Published: Monday, 22 September 2014 15:31
Written by Dennis Green, ZS4BS
The First Plenary of the 23rd IARU Region 1 General Conference was opened at 10:30 on Sunday 21 September 2014 in the Grand Hall of the Flamingo Grand Hotel, Albena, Bulgaria.
The message of Dr Kristalina Georgieva, European Union Commissioner for International Cooperation, Humanitarian Aid and Crisis Response was read by Mr Encho Gospodinov.
“Dear IARU Conference participants,
Dear radio messengers in times of trouble and hope
Friends, ladies and gentlemen,
It is my pleasure and privilege to address your General Conference. The timing for your gathering could not be more indicative for the world we live in and the challenges we all face today.
The lives of millions of people is impacted by troubling events: conflicts in Africa and the Middle East (and sadly, in Europe); natural disasters all over the world with all the un-predictabilities of the mother Nature and the responsibilities of the human beings for the Climate Change; human waves of migrants and refugees moving from one place to another, and assorted diseases often trailing the disasters and conflicts. In short, this is a world, which does not stop to surprise us every morning when we open the TV screen or a newspaper.
At the same time, the world has never been better connected and wired. Today\'s communications are a real miracle once considered a fantasy coming from the novels of Arthur Clarke or Rey Bradbury. Never before, we had this privilege to transmit or exchange information with such accuracy, speed and scope of distribution. And never before so many people from all corners of the world and all layers of the society had access to this information. The arrival of internet really made our planet a Global village and ever since our live changed forever in the way we deal with information. Politics, diplomacy, journalism, technology, science, research, banking, literally all changed overnight with this powerful instrument.
However, there are moments in life when a good, stable, reliable and independent information tool is the only one we can use to save lives. And this is the one we call simply the RADIO.
Imagine a major natural disaster, which knocks down all modern information tools in the affected area: with no electricity, no internet, no telephone and fax connections, not even the old telex machines. No trains and ships moving, no roads to use or airports functioning. Nothing. We know a tragedy has happened, we know many are dead, and even more still alive, but trapped and helpless. And no one can help them as nobody knows what has happened. Because there is no information.
Luckily, there is a last resort: the radio amateurs; the people who are the eyes and the ears of the world in time when all other information channels are silent. "Amateurs" is actually not the right word in this case: these are professional communicators who are listening to the heartbeat of the planet and registering the emotional vibrations of people who may be in danger. In short, you are the last technical miracle, which is independent, reliable information channel, which can transmit an important piece of news from any place in the world, any time, by anyone who knows how to operate this wonderful creature, called radio.
Your advantage is that you are independent. A well-trained radioman with good equipment and ever-charged batteries can be a fantastic link between two villages, two countries or two continents. When organized in a Union, you are a communication superpower in time of total electronic darkness. But the most important part of your equipment is the people you have; the Bravehearts of men and women listening to people who may be in danger and may need help; the professional live-savers called strangely amateurs, who nevertheless act as volunteers when and where they are needed.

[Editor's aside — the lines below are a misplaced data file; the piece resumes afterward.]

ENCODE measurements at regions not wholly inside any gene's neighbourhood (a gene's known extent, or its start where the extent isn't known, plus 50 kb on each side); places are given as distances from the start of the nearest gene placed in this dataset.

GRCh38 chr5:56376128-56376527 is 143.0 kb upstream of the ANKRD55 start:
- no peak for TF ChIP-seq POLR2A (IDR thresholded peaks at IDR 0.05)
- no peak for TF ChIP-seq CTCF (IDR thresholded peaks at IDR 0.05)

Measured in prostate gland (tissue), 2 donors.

In your history, you have many examples of lives being saved because some of your members caught a signal from a village, a region or un-accessible place that someone needs help. We need your skills and services because we will have more and more disasters in the future. The dry statistics reveal troubling trends: during the last 20 - 30 years, the number and the intensity of the natural disasters have increased dramatically. So did the number of people killed or affected. The earthquake in Haiti in 2010 killed 230 000 people alone …. Between 2003 and 2012, some 6 700 disasters hit the planet with 2005 being the darkest one – 810 disasters in one year. Typhoons in the Philippines, floods in Pakistan, China or Europe, droughts and famine in Africa, garnished with conflicts, are now almost daily events. The economic losses from these disasters went up from $ 50 billion to $ 200 billion a year since the 80s.
Every Red Cross volunteer will tell you that during a disaster the most needed and precious live saving element is not food, water or medicines. It is the timely, accurate information that is the most needed. As timely and accurate information saves lives, prevents major tragedies, stops rumours, which create panic and leads to even more casualties. This is how solid information flow becomes the backbone of a successful communication strategy. In short, everything, which you do and helps your societies to organise themselves better, is vital. Local and national authorities count on you as the last bastion of reliable information channel. Your professional skills and your humanitarian duties make you more than radio amateurs; you are truly needed guardians in time of troubles and I hope you will always stay as a pillar of hope and courage for all who are in danger.
Thank you for your noble work. I wish you every success in this Conference.”